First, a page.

Tascosa girl wrestler advances in state tourney, will face transgender opponent

Attorney Jim Baudhuin, a parent of a wrestler on an opposing team, argued 17-year-old Mack Beggs should not be allowed to compete with girls, reports Fox 4 News.

Earning a 10-7 decision over League City Clear Spring's Taylor Latham in the 110-pound division, Beggs remained undefeated on the season and advanced to Friday afternoon's quarterfinals against Mya Engert of Amarillo Tascosa.

Mack Beggs, a transgender teenager from Euless, defeated his female opponent in the first round of match on Friday.

A year ago, superintendents and athletic directors voted overwhelmingly to require Texas public school officials to use a birth certificate to determine an athlete's gender, with transgender advocates warning that such requirements would violate the UIL's constitution and federal Title IX laws.

Beggs is facing intense media coverage this weekend.

Beggs has not lost yet this season and is in the state championships. Thus, the rules have forced Mack to stay and wrestle in the girls' category.

The University Interscholastic League, which governs school sports in Texas, said that the state's education code allows the use of a banned drug such as steroids if it "is prescribed by a medical practitioner for a valid medical objective".

Beggs is nearly two years into a female-to-male transition.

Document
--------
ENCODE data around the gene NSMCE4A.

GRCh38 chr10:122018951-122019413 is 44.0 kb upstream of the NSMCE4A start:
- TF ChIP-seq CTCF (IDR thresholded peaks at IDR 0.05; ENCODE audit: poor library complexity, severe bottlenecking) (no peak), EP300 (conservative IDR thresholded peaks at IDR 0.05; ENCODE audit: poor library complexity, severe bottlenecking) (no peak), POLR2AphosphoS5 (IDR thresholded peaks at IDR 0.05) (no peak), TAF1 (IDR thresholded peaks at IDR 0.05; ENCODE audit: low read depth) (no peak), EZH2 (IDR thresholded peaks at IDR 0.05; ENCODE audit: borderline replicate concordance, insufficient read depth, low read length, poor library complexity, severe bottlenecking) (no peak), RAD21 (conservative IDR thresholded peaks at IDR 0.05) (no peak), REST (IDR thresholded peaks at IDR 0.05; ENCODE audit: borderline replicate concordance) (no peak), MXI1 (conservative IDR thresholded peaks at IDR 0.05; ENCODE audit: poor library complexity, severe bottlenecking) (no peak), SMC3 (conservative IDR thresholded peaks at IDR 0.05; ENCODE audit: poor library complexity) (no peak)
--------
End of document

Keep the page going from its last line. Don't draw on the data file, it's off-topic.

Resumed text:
However, his efforts have changed direction after learning that Beggs petitioned the UIL for permission to compete in boys' wrestling, but was denied. "These kids don't care who you put in front of them to wrestle". Though Beggs had never faced his regional finals opponent before, he had previously wrestled other members of her team, according to Nancy Beggs. The other parents feel allowing him to compete is unfair and unsafe.

"The more I learn about this, the more I realize that she's just trying to live her life and her family is, too", Baudhuin said of Beggs.

In a Facebook post the day after the qualifying match, Beggs said he was "disgusted" by the discrimination that was coming not from his peers, but rather from parents and coaches. "But given that she's taking what's obviously a performance enhancing drug, she should not be allowed to compete against girls'". It says other states like California and Florida have more inclusive rules. "But to answer your question specifically: Do we believe that any accomplishment by an individual or the overall event in itself is somehow tainted or painted in a negative light because a student may choose to forfeit?"

  • Julie Sanders